Also by 28 April, troops of the 3rd Shock Army, advancing from the northern districts,were in sight of the Siegessäule column in the Tiergarten. Red Army soldiers nicknamed it the 'tall woman' because of the statue of winged victory on the top. The German defenders were now reduced to a strip less than five kilometres in width and fifteen in length. It ran from Alexanderplatz in the east to Charlottenburg and the Reichssportsfeldin the west, from where Artur Axmann's Hitler Youth detachments desperately defended the bridges over the Havel. Weidling's artillery commander, Colonel Wöhlermann, gazed around in horror from the gun platform at the top of the vast concrete Zoo flak tower.'One had a panoramic view of the burning, smouldering and smoking great city, a scene which again and again shook one to the core

A German soldier on the steps of Rayhskantselyarii. In its basement was a hospital with some 500 seriously wounded SS soldiers, as well as civilian women and children, who harassed the Red Army which demolished the building
When Traudl Junge was finally released from her typing at around 4 a.m. on Sunday 29 April, and the Führer and Frau Hitler retired, she went upstairs to find some food for the Goebbels children. The scenes which she encountered,not far from where the wounded lay in the Reich Chancellery's underground field hospital, shocked her deeply. 'An erotic fever seemed to have taken possession of everybody. Everywhere, even on the dentist's chair, I saw bodies locked in lascivious embraces. The women had discarded all modesty and were freely exposing their private parts.' SS officers who had been out searching cellars and streets for deserters to hang had also been tempting hungry and impressionable young women back to the Reich Chancellery with promises of parties and inexhaustible supplies of food and champagne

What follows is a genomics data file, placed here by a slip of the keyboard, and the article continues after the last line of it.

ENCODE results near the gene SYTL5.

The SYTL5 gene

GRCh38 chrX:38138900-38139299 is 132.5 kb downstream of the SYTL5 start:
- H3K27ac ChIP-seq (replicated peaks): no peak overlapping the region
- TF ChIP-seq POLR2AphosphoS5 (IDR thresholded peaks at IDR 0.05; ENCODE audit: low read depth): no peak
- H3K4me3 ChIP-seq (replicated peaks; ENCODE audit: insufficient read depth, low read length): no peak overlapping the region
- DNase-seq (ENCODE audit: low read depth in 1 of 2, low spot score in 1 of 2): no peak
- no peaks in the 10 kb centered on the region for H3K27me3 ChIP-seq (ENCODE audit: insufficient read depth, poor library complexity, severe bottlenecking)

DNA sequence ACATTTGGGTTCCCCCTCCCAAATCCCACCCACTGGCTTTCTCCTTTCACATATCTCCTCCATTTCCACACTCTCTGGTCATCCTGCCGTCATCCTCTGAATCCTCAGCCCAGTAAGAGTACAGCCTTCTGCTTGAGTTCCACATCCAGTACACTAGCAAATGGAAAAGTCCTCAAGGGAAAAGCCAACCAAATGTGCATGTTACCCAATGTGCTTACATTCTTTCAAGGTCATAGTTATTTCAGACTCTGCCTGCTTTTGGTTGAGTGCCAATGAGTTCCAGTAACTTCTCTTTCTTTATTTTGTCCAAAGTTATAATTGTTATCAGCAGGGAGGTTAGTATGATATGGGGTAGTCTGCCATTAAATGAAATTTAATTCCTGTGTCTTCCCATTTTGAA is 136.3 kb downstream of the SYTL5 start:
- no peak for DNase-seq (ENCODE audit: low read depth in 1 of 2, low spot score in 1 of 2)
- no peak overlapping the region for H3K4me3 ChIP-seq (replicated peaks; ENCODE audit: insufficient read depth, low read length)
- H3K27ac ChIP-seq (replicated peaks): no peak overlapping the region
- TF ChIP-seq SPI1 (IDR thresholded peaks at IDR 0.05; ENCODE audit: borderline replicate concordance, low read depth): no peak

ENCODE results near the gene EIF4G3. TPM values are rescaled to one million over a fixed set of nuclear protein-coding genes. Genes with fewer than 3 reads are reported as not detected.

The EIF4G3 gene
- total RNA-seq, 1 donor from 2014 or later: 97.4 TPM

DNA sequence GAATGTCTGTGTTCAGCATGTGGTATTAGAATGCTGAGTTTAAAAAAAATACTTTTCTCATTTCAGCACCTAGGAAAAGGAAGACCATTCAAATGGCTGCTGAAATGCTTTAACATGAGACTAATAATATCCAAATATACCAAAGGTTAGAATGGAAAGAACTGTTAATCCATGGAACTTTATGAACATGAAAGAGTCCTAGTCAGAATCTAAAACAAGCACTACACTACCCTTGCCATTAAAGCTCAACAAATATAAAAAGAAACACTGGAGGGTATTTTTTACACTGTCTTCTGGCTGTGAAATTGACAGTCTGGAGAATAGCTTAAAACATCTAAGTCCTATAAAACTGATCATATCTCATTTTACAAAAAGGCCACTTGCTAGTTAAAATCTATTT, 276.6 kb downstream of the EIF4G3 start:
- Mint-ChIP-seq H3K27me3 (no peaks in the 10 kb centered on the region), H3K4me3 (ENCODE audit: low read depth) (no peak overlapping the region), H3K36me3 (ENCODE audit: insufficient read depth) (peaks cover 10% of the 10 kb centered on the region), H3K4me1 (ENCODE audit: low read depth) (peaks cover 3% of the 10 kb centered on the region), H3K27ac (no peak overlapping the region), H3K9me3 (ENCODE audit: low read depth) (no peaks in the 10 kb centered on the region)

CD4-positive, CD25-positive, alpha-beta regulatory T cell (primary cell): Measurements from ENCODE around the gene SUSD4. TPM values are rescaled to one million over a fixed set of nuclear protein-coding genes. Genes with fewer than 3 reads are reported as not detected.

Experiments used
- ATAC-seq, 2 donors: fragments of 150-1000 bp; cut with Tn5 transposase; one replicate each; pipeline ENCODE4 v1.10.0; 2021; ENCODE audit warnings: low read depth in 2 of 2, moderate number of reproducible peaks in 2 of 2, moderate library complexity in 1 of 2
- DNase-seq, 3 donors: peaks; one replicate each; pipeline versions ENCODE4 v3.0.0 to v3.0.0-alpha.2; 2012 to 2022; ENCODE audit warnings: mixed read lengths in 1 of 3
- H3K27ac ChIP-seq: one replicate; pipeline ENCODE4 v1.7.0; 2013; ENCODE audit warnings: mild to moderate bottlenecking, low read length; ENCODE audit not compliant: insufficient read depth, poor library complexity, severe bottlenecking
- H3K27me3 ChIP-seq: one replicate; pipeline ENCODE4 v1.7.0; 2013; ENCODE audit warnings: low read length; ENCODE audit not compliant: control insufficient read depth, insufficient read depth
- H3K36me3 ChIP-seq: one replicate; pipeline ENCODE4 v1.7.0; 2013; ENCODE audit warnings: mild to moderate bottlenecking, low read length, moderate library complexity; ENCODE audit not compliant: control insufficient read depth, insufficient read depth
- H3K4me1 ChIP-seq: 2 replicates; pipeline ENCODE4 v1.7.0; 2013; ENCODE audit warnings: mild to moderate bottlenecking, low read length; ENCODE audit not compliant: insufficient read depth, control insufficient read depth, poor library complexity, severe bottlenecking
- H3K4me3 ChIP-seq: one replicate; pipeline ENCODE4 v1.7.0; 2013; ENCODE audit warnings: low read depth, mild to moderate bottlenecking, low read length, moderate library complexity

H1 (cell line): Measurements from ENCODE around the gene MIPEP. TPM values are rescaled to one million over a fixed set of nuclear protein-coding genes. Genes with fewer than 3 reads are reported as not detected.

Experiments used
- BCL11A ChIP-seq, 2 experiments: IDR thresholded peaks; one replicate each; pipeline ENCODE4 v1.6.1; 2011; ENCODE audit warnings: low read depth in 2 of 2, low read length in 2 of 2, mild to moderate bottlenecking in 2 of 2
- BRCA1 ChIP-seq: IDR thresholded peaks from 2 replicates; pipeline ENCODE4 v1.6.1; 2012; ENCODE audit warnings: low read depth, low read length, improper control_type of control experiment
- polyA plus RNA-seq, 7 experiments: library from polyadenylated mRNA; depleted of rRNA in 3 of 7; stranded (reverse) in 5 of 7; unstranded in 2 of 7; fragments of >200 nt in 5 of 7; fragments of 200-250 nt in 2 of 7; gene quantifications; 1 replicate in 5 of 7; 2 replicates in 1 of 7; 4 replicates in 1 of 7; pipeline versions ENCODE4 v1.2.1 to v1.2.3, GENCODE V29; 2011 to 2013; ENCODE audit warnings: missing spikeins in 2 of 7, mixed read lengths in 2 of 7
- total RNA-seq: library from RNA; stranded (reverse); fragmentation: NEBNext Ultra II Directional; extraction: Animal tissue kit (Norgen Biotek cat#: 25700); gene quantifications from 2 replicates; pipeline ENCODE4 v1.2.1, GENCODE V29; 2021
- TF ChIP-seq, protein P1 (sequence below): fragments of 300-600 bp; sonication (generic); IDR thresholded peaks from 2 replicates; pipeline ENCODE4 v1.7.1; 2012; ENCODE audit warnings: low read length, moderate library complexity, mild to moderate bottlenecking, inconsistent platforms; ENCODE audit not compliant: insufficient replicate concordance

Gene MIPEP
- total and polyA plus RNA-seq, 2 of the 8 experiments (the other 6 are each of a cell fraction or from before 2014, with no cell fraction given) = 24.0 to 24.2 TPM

These children were Hitler's last line of defence for Berlin. A pathetic sight.

Many other women also 'conceded' to one soldier in the hope of protecting themselves from gang rape. Magda Wieland, a twenty-four-year-old actress, found the arrival of Russian troops in Giesebrechtstrasse, just off the Kürfurstendamm, 'the most frightening moment of the whole war'. She hid in a huge, ornately carved mahogany cupboard when they burst in. A very young soldier from Central Asia hauled her out. He was so excited at the prospect of a beautiful young blonde that he suffered from premature ejaculation.By sign language, she offered herself to him as a girlfriend if he would protect her from other Russian soldiers. He was clearly thrilled at the idea of having a blonde girlfriend,and went out to boast to his friends, but another soldier arrived and raped her brutally.In the cellar, Ellen Goetz, a Jewish friend of Magda's who had sought shelter there when she escaped from the Lehrterstrasse prison after a heavy bombardment, was also dragged out and raped. When other Germans tried to explain to the Russians that she was Jewish and had been persecuted, they received the terse retort, ' Frau ist Frau. ' Russian officers arrived later. They themselves behaved very correctly, but they did nothing to control their men.

The once proud German soldiers stumble through the streets of Berlin